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Dieting for an ex-ED sufferer?


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Hiya, guys!

 

So a few years ago in my late-teens I suffered with disordered eating, namely, eating 700-800kcal a day, purging, etc, being quite underweight. Its been a long time since then or at least, about 5-6 years, and I'm just a regular adult who has always been petite but who has the tiniest bit of squish/body-fat after lockdown that isn't normal for me and that I want to get rid of - its making me feel really unhappy in my own body.

 

I've tried since making better choices by starting to have salad for lunches at work and still having whatever the S.O makes for dinner, normally healthy-ish anyways. But without a way to really track what I'm doing I'm losing motivation fast and am not sure I'll even see results.

 

I know that calorie counting works. I spent a long time doing it. But I've also spent many years slowly trying to forget how many calories are in every food, to not associate my morning coffee with a probably quite high number, etc. I'd make sure to have a sustainable goal and nothing like I used to. The pro side is that I know calorie counting works and its been a few years.  But I'm worried about the what if - what if I undo a few years of work and start to feel guilty/obsess over numbers again? Once you know them they take years to forget and that's only if you're so lucky,' yknow? How can I ensure I do it without opening up old wounds?

 

Is there anybody here with a history of disordered eating who managed to diet in a healthy way later on? I'd love some insight here. 

 

Thanks guys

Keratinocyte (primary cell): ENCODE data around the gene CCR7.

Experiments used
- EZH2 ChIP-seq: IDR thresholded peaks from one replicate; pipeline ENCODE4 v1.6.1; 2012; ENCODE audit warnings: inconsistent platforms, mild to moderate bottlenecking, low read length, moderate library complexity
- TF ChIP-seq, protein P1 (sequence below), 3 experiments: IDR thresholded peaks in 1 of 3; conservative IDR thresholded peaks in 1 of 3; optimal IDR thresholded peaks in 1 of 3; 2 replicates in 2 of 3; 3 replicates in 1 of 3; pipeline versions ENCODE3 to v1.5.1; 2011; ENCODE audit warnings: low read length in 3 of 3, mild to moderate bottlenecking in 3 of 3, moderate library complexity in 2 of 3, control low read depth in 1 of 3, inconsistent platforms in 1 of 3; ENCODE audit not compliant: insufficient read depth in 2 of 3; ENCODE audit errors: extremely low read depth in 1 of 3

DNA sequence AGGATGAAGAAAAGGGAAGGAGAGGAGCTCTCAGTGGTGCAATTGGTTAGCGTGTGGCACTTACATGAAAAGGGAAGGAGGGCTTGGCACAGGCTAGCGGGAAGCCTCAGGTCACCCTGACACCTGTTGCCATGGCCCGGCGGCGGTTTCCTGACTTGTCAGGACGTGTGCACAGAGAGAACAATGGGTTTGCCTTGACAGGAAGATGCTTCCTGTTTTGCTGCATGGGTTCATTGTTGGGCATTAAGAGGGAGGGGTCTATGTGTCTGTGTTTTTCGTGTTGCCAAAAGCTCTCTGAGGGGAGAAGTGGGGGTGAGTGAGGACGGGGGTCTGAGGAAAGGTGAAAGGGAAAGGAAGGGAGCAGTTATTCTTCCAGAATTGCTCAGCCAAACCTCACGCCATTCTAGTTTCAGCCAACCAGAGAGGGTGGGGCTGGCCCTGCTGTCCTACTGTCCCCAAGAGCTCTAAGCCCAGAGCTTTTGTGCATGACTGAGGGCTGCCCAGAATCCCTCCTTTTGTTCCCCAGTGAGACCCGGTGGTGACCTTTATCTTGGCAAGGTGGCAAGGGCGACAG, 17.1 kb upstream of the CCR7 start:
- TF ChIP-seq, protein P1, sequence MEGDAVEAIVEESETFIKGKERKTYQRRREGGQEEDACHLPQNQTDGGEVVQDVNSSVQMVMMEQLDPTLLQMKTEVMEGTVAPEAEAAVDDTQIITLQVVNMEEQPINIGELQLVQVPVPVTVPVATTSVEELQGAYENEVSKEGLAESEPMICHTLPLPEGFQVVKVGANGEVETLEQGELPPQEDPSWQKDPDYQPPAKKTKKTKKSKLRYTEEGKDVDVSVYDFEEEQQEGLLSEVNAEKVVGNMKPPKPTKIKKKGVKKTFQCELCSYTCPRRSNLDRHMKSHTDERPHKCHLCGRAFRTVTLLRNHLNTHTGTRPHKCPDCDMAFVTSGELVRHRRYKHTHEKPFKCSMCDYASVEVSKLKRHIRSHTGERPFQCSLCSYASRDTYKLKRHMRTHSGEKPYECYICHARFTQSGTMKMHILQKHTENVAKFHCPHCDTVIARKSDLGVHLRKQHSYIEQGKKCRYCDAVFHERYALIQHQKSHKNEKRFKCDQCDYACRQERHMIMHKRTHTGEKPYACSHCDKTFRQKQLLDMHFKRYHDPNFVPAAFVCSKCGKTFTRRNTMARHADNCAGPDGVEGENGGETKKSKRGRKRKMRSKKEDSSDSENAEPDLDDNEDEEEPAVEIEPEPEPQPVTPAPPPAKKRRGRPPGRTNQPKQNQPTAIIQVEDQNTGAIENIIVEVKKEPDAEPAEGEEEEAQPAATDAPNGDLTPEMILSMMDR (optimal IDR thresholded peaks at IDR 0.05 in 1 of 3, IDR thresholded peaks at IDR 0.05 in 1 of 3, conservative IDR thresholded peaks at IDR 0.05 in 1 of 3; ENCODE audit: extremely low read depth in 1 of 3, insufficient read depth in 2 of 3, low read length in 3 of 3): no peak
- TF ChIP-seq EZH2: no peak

Yunn the Level 0 Recruit

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Hi @Yunn - I'm glad you're staying conscientious of how your past issues around food could lead to unhealthy patterns now. I also had issues with disordered eating during college, although not to the level of restriction and purging that you experienced. Later on, I did diet and count calories after gaining weight due to hormonal imbalances, but I largely tracked to make sure that I was eating enough because I was also doing powerlifting training at the same time. 

 

One of the biggest things that helped me was switching my motivation from losing weight to athletic/fitness achievements - I started powerlifting and became more focused with the weight on the bar than the weight on the scale. I'll caution that that can turn unhealthy, too - injuries and setbacks happen, and it's not good for a person's worth to be tied to how much they can lift, either - but learning to enjoy that process of gaining new skills and getting stronger is a great motivator. I also starting focusing more on eating enough to make sure I was making progress and supporting my fitness goals. I'm wondering if there is any sort of fitness activity that could be a good motivator for you, too, and allow you to see progress in a different way? It doesn't have to be lifting - any sort of activity that you'd enjoy doing (and wouldn't be a form of punishment) would be great - yoga, dancing, hiking, roller skating... . I'd also encourage you to try something new if you can because the beginner gains in any activity can be a great motivator. Eeking out smaller amounts of progress when you're already skilled at something can be discouraging.